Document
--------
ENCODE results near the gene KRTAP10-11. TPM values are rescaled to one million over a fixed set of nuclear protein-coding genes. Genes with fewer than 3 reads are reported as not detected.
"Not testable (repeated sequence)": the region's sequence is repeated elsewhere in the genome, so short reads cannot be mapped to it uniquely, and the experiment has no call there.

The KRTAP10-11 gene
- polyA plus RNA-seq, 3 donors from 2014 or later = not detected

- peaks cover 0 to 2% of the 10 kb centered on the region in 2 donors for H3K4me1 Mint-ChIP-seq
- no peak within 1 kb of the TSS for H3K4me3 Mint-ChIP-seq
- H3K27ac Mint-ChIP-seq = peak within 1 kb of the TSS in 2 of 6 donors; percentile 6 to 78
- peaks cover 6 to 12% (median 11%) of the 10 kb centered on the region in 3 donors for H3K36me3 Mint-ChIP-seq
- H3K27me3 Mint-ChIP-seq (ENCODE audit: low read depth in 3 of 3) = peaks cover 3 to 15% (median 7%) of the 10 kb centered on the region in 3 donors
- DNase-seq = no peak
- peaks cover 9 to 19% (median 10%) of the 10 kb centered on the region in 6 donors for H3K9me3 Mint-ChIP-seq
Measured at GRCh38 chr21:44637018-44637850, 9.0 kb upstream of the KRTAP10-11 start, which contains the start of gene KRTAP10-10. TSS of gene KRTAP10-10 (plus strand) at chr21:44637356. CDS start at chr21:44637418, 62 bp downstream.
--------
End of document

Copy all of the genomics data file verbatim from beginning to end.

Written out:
ENCODE results near the gene KRTAP10-11. TPM values are rescaled to one million over a fixed set of nuclear protein-coding genes. Genes with fewer than 3 reads are reported as not detected.
"Not testable (repeated sequence)": the region's sequence is repeated elsewhere in the genome, so short reads cannot be mapped to it uniquely, and the experiment has no call there.

The KRTAP10-11 gene
- polyA plus RNA-seq, 3 donors from 2014 or later = not detected

- peaks cover 0 to 2% of the 10 kb centered on the region in 2 donors for H3K4me1 Mint-ChIP-seq
- no peak within 1 kb of the TSS for H3K4me3 Mint-ChIP-seq
- H3K27ac Mint-ChIP-seq = peak within 1 kb of the TSS in 2 of 6 donors; percentile 6 to 78
- peaks cover 6 to 12% (median 11%) of the 10 kb centered on the region in 3 donors for H3K36me3 Mint-ChIP-seq
- H3K27me3 Mint-ChIP-seq (ENCODE audit: low read depth in 3 of 3) = peaks cover 3 to 15% (median 7%) of the 10 kb centered on the region in 3 donors
- DNase-seq = no peak
- peaks cover 9 to 19% (median 10%) of the 10 kb centered on the region in 6 donors for H3K9me3 Mint-ChIP-seq
Measured at GRCh38 chr21:44637018-44637850, 9.0 kb upstream of the KRTAP10-11 start, which contains the start of gene KRTAP10-10. TSS of gene KRTAP10-10 (plus strand) at chr21:44637356. CDS start at chr21:44637418, 62 bp downstream.